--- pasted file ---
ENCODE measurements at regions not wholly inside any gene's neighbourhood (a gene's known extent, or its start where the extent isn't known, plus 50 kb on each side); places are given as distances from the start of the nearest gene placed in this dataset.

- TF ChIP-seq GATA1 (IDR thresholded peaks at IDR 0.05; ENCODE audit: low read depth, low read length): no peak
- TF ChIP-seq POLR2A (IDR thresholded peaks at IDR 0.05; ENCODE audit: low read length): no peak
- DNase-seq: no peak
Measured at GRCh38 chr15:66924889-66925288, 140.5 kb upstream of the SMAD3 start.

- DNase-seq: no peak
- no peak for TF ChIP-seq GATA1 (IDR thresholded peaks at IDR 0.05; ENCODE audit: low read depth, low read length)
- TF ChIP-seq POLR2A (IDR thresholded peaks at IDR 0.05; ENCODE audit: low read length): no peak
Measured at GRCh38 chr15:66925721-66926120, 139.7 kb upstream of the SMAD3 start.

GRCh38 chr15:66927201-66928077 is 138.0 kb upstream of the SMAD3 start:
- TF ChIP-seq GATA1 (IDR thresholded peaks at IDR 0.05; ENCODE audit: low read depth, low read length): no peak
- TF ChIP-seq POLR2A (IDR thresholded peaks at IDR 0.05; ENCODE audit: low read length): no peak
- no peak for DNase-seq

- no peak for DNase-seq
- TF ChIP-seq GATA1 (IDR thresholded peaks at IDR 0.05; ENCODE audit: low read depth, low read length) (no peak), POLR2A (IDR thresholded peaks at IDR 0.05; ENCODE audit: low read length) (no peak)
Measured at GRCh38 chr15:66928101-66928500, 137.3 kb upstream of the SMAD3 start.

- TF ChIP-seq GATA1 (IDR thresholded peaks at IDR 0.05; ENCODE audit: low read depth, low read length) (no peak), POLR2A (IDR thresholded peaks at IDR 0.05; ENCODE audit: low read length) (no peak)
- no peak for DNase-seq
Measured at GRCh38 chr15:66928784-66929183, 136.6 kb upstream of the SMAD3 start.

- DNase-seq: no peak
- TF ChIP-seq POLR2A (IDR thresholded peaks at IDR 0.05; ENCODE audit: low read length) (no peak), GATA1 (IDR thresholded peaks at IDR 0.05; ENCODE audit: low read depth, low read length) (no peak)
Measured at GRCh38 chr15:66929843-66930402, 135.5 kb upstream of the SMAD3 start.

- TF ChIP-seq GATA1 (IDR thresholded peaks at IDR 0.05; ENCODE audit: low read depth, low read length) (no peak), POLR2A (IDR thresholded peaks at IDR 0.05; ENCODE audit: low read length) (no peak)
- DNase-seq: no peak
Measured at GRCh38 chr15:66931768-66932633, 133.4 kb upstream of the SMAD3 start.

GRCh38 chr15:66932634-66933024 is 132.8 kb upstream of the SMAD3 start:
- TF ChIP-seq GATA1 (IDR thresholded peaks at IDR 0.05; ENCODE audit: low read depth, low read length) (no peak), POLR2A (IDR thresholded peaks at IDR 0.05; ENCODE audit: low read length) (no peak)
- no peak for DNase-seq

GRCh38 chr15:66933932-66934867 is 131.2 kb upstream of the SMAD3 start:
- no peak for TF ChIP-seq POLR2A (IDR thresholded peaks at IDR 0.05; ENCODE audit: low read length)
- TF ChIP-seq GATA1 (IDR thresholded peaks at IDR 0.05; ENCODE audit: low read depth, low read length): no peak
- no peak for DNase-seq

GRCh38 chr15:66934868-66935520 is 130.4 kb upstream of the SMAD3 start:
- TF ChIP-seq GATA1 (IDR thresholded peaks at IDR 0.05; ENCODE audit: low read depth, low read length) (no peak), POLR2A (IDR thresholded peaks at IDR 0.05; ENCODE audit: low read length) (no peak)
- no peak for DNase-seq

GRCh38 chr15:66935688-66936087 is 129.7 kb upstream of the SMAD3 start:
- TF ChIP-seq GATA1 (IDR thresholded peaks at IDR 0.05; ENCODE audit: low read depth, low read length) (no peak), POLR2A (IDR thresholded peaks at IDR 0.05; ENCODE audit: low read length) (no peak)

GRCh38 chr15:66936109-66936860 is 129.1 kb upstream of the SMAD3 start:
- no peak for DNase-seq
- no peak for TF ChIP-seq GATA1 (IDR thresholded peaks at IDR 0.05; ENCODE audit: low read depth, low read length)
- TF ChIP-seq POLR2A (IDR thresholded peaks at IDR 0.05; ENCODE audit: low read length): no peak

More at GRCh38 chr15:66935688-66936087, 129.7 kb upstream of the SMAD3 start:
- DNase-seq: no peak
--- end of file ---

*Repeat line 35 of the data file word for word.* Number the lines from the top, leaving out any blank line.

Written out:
- no peak for DNase-seq